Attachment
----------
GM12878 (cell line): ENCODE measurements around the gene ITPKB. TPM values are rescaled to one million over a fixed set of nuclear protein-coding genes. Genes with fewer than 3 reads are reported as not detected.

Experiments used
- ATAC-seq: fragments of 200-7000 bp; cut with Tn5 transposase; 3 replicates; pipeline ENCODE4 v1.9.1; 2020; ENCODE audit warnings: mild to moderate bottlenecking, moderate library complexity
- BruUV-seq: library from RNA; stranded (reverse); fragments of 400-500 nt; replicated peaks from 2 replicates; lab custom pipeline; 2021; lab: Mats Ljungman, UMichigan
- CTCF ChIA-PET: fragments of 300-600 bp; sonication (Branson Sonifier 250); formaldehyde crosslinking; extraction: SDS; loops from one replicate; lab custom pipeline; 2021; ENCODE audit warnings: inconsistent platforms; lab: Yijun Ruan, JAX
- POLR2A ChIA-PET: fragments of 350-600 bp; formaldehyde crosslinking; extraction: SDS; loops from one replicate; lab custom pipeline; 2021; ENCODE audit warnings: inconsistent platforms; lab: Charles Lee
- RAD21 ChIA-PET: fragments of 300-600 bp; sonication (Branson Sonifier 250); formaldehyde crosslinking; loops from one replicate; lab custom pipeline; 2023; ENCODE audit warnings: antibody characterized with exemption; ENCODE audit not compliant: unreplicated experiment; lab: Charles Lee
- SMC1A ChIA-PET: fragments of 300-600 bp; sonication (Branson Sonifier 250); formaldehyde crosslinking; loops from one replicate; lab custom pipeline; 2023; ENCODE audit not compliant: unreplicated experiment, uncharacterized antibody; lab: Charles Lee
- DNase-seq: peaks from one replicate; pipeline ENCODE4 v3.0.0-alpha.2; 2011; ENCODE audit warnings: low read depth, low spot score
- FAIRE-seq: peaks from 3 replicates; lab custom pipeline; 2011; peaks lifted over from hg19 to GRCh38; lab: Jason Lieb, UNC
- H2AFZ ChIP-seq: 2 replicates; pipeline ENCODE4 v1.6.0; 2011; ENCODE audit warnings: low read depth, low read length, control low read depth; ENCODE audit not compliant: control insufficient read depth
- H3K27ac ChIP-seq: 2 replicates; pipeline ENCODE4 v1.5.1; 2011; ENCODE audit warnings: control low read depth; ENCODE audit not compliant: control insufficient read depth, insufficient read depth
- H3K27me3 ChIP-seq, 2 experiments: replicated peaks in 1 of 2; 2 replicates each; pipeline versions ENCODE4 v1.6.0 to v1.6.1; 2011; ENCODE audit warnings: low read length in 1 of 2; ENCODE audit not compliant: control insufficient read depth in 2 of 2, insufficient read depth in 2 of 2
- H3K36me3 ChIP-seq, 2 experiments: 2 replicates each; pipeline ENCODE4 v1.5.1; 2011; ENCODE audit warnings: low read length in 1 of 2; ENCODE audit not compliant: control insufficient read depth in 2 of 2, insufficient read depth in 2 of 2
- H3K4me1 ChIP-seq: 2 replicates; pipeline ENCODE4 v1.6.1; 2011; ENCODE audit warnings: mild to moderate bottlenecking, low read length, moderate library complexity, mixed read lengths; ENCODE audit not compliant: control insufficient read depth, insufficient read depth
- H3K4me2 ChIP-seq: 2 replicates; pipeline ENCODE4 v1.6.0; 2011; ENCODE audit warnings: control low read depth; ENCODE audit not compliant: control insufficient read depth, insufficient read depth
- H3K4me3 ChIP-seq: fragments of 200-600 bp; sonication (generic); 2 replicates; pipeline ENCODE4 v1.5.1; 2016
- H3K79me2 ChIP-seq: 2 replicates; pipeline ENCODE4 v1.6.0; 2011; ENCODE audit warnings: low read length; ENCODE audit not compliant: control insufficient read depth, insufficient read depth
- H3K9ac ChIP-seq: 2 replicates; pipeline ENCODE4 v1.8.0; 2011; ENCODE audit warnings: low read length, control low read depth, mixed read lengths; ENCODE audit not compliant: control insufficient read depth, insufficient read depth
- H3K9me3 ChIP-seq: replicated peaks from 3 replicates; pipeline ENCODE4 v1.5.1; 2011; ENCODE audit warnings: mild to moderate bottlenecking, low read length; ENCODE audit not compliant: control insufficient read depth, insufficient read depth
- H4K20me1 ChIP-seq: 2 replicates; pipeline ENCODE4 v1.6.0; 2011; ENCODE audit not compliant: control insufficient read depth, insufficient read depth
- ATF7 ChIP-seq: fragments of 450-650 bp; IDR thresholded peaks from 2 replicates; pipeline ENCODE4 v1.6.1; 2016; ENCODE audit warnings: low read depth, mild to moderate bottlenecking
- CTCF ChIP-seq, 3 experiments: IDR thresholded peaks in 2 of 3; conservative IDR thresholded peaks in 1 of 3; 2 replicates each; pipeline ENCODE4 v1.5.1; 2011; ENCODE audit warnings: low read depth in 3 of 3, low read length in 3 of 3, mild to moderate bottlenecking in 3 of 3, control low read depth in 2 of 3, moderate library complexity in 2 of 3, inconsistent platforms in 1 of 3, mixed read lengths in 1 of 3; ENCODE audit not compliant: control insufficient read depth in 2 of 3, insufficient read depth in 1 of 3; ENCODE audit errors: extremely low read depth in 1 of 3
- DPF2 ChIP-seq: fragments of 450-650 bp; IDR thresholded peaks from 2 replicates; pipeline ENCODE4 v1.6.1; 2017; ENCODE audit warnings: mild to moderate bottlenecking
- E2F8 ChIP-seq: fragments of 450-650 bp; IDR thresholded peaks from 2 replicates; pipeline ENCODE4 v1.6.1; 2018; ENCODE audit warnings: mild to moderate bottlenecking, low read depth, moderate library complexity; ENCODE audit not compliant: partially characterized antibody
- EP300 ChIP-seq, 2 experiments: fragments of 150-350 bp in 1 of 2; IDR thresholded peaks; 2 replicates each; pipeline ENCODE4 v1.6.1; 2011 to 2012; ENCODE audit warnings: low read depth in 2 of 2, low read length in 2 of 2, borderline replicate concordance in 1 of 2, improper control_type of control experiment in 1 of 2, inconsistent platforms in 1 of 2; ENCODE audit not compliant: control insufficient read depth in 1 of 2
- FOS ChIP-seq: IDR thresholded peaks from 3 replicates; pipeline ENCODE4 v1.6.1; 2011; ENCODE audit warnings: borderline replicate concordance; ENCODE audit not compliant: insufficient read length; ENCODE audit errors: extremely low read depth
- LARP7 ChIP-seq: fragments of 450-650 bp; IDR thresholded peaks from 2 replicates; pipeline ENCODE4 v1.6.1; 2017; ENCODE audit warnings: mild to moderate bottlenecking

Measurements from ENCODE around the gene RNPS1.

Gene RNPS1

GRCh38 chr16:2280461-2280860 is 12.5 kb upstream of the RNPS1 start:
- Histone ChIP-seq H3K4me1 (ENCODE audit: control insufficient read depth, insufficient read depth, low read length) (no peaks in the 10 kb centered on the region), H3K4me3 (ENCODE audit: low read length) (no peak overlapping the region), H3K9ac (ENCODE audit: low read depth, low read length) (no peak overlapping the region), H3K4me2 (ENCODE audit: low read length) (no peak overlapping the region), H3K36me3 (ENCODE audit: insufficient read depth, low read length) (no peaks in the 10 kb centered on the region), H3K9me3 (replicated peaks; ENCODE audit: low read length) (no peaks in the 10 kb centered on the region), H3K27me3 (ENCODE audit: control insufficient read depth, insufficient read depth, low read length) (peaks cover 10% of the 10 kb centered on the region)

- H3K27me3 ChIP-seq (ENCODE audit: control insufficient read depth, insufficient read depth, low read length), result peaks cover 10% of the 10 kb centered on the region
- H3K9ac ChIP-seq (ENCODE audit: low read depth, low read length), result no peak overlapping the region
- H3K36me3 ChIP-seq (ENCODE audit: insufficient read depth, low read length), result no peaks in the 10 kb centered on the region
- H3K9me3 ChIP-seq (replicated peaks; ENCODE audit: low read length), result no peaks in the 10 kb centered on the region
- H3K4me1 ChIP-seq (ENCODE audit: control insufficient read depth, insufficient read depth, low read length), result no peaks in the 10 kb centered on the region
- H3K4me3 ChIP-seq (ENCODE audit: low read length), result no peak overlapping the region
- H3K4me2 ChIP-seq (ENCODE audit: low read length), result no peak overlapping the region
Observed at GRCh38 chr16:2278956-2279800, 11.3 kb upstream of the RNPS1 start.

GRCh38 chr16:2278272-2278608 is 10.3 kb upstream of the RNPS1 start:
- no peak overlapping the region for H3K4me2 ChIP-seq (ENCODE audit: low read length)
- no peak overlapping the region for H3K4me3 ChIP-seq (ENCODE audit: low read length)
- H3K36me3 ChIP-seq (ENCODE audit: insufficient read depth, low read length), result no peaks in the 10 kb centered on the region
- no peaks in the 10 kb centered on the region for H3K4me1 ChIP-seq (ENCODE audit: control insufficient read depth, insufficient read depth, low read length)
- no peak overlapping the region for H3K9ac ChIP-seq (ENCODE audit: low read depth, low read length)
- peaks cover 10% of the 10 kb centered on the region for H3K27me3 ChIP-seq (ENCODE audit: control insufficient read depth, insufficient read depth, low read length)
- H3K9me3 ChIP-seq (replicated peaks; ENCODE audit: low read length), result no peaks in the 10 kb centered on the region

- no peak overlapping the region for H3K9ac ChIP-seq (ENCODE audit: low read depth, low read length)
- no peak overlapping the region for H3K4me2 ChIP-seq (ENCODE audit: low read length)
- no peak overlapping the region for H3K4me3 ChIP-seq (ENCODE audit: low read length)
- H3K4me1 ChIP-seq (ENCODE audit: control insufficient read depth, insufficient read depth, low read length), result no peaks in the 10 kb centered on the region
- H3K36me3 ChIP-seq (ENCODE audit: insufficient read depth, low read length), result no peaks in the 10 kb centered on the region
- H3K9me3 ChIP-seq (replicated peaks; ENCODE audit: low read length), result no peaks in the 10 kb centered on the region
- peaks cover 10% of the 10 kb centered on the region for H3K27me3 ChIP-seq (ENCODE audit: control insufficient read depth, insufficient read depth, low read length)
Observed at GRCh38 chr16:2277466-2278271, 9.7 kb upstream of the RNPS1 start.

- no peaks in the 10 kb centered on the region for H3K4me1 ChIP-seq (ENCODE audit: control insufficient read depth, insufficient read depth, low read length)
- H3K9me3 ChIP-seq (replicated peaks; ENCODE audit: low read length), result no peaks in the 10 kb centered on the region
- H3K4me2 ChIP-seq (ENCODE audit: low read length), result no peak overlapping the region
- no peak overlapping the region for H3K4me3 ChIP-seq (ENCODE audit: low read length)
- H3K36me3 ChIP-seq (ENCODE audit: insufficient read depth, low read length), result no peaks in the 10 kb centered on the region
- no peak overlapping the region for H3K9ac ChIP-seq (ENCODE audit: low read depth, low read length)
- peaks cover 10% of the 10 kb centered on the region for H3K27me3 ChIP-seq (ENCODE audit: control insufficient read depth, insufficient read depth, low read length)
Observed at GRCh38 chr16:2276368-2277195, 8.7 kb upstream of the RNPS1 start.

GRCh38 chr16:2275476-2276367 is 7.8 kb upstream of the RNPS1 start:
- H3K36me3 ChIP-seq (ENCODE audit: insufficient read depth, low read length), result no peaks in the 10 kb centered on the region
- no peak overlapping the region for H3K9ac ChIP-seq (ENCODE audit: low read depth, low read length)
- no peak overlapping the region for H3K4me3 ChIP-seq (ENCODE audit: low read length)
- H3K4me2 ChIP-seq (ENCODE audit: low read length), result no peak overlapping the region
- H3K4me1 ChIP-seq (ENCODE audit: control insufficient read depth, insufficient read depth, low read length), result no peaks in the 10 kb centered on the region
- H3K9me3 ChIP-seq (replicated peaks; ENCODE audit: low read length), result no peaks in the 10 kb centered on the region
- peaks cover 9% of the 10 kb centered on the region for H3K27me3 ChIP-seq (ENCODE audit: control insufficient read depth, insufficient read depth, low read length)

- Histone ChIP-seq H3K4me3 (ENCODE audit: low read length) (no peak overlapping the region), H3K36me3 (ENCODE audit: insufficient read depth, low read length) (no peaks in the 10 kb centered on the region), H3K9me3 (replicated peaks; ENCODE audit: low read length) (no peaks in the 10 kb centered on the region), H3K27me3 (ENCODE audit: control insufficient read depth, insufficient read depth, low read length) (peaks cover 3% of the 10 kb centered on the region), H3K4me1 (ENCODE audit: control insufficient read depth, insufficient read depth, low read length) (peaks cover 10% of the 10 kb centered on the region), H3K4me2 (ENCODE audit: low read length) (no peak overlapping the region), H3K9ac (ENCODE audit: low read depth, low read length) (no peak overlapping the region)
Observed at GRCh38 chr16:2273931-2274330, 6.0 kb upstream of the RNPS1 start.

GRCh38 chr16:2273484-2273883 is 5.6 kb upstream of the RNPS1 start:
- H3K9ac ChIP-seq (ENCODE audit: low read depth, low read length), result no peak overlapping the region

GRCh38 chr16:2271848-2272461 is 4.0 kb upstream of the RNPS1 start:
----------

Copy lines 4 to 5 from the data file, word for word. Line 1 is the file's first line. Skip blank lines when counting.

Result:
- BruUV-seq: library from RNA; stranded (reverse); fragments of 400-500 nt; replicated peaks from 2 replicates; lab custom pipeline; 2021; lab: Mats Ljungman, UMichigan
- CTCF ChIA-PET: fragments of 300-600 bp; sonication (Branson Sonifier 250); formaldehyde crosslinking; extraction: SDS; loops from one replicate; lab custom pipeline; 2021; ENCODE audit warnings: inconsistent platforms; lab: Yijun Ruan, JAX